Course Objectives (2 CE Credits)
In restorative dentistry, the laboratory’s ability to fabricate a prosthesis that meets the esthetic and functional needs of the patient is directly related to the amount of biological information the clinician can convey to it. In this Case of the Week featured in Chairside® magazine, Dr. Michael DiTolla uses three impressions taken by working dentists to present the best and worst in VPS communication, highlighting both attributes to confirm and pitfalls to avoid in order to ensure a smooth transition between tooth preparation and prosthesis acquisition. Participants who view this presentation will acquire useful clinical information on what to look for and methods to implement to effectively and accurately transmit intraoral structures to the laboratory, including:
- Tray rigidity and impingement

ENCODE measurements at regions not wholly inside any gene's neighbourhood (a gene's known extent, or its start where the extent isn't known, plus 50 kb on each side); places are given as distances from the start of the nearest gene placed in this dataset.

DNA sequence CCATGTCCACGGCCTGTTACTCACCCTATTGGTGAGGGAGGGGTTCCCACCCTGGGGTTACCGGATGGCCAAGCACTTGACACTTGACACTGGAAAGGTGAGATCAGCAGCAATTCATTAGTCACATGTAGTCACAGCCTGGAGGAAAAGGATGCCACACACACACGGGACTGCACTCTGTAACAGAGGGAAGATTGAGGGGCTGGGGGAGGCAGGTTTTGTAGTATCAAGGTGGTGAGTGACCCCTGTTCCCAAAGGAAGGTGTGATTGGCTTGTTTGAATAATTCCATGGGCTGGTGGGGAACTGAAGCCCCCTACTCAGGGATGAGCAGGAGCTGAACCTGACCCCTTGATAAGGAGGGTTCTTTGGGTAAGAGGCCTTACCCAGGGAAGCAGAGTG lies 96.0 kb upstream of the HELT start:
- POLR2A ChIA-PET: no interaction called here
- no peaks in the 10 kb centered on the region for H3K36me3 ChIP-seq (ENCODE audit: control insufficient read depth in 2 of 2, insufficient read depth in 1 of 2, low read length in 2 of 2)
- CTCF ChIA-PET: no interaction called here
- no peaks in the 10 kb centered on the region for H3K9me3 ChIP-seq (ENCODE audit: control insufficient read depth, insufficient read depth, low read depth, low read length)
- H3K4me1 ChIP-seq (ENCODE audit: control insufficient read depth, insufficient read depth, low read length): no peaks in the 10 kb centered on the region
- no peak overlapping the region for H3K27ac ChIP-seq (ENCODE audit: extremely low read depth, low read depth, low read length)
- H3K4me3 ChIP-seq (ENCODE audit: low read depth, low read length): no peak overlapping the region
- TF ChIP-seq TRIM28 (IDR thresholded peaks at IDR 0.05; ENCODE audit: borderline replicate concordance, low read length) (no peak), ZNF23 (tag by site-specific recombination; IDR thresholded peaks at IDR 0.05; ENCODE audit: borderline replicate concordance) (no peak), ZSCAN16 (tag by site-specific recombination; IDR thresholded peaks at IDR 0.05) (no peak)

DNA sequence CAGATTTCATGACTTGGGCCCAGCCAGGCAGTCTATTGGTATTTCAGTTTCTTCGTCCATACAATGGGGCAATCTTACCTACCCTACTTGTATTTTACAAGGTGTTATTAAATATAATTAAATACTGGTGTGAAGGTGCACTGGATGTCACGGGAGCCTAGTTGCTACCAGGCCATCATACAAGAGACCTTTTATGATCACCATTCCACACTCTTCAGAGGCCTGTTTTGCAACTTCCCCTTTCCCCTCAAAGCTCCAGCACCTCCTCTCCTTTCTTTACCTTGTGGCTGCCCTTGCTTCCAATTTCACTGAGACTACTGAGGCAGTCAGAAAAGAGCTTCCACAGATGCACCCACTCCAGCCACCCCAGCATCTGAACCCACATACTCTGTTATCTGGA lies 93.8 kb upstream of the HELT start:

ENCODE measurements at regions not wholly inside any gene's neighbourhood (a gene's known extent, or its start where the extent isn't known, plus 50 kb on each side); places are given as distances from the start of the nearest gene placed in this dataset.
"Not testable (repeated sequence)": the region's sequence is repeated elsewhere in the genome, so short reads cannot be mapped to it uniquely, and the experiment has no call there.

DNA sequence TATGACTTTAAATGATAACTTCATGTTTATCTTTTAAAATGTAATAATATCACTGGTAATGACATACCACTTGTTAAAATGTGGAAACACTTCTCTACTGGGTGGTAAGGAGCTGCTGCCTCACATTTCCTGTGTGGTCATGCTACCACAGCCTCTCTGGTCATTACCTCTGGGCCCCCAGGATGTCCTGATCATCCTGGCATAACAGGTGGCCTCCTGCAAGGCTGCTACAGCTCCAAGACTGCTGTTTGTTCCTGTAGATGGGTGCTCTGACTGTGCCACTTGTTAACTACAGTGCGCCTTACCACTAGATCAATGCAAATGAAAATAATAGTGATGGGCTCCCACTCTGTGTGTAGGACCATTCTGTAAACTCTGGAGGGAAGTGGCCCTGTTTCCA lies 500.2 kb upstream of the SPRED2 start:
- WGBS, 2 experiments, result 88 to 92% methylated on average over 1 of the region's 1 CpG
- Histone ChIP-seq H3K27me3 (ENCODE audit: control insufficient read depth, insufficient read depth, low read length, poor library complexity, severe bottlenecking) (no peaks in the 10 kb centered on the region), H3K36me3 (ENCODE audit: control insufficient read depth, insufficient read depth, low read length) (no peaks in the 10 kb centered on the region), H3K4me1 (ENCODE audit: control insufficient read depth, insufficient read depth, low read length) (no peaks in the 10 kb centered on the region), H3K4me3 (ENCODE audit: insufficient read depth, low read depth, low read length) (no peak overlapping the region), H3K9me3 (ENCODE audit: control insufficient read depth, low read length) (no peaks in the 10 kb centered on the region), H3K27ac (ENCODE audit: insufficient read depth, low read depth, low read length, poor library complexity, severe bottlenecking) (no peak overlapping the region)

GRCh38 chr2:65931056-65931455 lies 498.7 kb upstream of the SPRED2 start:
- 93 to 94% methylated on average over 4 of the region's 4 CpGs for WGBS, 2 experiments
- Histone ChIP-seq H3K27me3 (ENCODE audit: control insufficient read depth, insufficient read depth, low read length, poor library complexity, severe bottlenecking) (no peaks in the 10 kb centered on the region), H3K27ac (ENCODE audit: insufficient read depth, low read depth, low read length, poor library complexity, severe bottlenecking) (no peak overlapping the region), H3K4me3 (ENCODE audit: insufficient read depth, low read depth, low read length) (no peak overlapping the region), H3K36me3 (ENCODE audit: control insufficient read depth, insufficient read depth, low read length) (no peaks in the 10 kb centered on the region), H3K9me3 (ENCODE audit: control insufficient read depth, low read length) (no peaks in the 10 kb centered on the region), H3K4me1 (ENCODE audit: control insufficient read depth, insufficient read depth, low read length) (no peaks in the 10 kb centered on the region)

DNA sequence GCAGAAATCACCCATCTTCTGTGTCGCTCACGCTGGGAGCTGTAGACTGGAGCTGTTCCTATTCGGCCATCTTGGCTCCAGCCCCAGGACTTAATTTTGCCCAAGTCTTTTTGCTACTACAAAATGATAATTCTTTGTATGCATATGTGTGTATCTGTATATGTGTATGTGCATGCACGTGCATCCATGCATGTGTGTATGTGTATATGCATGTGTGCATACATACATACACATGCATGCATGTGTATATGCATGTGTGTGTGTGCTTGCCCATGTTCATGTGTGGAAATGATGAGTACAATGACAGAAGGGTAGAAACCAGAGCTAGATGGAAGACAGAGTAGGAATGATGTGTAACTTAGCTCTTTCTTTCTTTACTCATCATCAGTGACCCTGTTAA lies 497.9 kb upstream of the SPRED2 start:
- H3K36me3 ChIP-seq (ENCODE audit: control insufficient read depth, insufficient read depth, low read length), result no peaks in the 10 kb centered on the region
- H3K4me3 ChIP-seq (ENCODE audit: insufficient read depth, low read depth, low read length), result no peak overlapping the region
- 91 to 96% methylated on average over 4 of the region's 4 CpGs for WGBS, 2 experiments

- Material viscosity transitions
- Gingival retraction methods
- The Two-Cord Impression Technique
- Pulls and fluid inclusions
- Margin material around the preparation
- Occlusal translucency
When taking conventional impressions to communicate intraoral structures to a dental laboratory, adhering to a regimen that promotes ample gingival retraction, sufficient impression rigidity and maximum intercuspation can go a long way to reducing the need for later adjustments to the resulting restoration. Effectively capturing a patient’s unique biology, as well as pinpointing potential impression pitfalls while still chairside, will increase both the quality and swiftness of the patient care a clinician is able to provide. In this presentation, Dr. Michael DiTolla uses a case example from Episode 54 of Chairside Live to highlight key components of a quality impression, as well as attributes detrimental to a successful restorative outcome, when attempting to convey error-free information to the laboratory.
CAUTION: When viewing the techniques, procedures, theories and materials that are presented, you must make your own decisions about specific treatment for patients and exercise personal professional judgment regarding the need for further clinical testing or education and your own clinical expertise before trying to implement new procedures.
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